How Social Media Advancements are Altering the Business of Electronic Dance Music

Day 3 of the Electric Daisy Carnival at the Las Vegas Motor Speedway. Photo taken by Katherine Loh

“I remember back in the day, [promoters] would be like ‘keep driving and when you see this really big rock, make a right, and when you see this crooked tree, make a left’,” Sonabend said.

Struggling to read the vague driving directions on her pixelated flip-phone screen, Jessica Sonabend, host of Electronic Dance Music blog “The Ranting Raver”, is pinpointing a remote warehouse to listen to her favorite Electronic Dance Music deejays perform.  Since then, she has witnessed many technological transformations and its effects on this generation’s music phenomenon, better known as EDM.

Today’s most-dedicated music fans can show their appreciation for their favorite lyrical artists not through sold-out copies of their latest hit single, but through simple web and technological advances. The dollar is losing its value, but in a good way. The accumulation of “likes” on your Facebook fan page alone is worth more than any dollar amount to any beginning DJ in this generation’s music transition.

“I think social media is a popularity thing,” Sonabend said. “The better you are at networking, the more famous you are going to become.”

Two friends at the Bill Graham theatre in San Francisco to see DJ Kaskade. Photo taken by Katherine Loh

Sonabend has listened to electronic music and attended at least 300 raves since she was 16 years old. Her love for the music began before the existence of social media and Facebook updates. However, she says social media has ruined the underground dance scene for her because lesser-known DJs who have been around for years are consistently over-powered by mainstream one-hit-wonders like “Levels” by Swedish DJ, Avicii.

Contests, events and audio and visual posts have made their way to DJ’s Twitter and Facebook feeds. Although you are not consciously telling your friends about DJ Tiësto’s new mix, it’s spreading like wildfire through a simple re-Tweet or hashtag recognition.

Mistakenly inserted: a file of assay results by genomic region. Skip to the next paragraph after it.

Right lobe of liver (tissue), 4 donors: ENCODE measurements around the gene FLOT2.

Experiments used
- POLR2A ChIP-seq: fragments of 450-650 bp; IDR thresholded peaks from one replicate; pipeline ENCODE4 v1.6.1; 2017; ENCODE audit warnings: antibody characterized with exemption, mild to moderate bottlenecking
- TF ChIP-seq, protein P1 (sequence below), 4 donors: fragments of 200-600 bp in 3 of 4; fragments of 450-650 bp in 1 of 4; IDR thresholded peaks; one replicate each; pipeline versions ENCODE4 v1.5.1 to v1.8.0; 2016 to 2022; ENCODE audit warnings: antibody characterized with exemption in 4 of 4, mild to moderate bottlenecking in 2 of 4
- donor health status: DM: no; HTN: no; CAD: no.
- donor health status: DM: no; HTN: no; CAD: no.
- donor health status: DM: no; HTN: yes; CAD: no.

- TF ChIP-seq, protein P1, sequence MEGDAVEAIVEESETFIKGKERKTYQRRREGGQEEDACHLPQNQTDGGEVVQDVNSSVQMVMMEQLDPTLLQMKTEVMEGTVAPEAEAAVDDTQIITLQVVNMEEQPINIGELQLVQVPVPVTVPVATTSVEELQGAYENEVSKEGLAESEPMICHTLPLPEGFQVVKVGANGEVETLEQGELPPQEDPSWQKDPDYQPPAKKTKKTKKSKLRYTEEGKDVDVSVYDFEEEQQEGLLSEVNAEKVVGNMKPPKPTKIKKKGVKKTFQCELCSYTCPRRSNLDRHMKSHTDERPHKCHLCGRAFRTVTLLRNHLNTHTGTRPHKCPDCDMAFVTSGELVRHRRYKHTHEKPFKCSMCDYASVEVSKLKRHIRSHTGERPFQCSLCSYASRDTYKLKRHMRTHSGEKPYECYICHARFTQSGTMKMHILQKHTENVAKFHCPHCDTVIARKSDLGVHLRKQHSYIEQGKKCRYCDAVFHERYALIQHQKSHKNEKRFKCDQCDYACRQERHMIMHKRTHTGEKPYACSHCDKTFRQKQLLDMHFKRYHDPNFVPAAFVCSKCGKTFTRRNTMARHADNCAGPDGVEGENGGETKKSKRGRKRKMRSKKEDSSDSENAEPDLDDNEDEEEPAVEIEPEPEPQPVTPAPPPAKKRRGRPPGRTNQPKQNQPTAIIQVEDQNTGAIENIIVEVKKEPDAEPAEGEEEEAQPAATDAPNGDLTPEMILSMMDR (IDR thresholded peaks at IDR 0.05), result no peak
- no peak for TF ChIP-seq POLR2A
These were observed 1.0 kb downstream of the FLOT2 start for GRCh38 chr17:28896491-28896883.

While Facebook and Twitter are popular networks for manipulating and sharing musical content, an audio platform called SoundCloud has enabled individuals to put their creative minds to use while incorporating the marketing factor.

“I use SoundCloud because it is often linked to Stumbleupon,” said Craig Rainey, Junior at the UW and local Seattle deejay. “A lot of people from around the world run into your music and it tracks where people are listening to your music from.”

Like Rainey, Sami Yenigun is a Washington D.C.-based deejay as well as the arts desk producer for NPR. He said that SoundCloud itself is an effective social platform.

“You can reblog people’s music and follow individuals on it,” Yenigun said. “I think the dance music industry has geared itself towards a business model where live performance is really how a lot of these artists are making their money.”

Aside from writing about music and arts-related topics, Yenigun got into electronic dance music in a big way by applying his own experience as a local DJ. He was the creator of an underground warehouse party called “Wild North”. Aside from posting flyers at a coffee shop located on his campus at the George Washington University, Facebook became a popular platform for attendance analytics.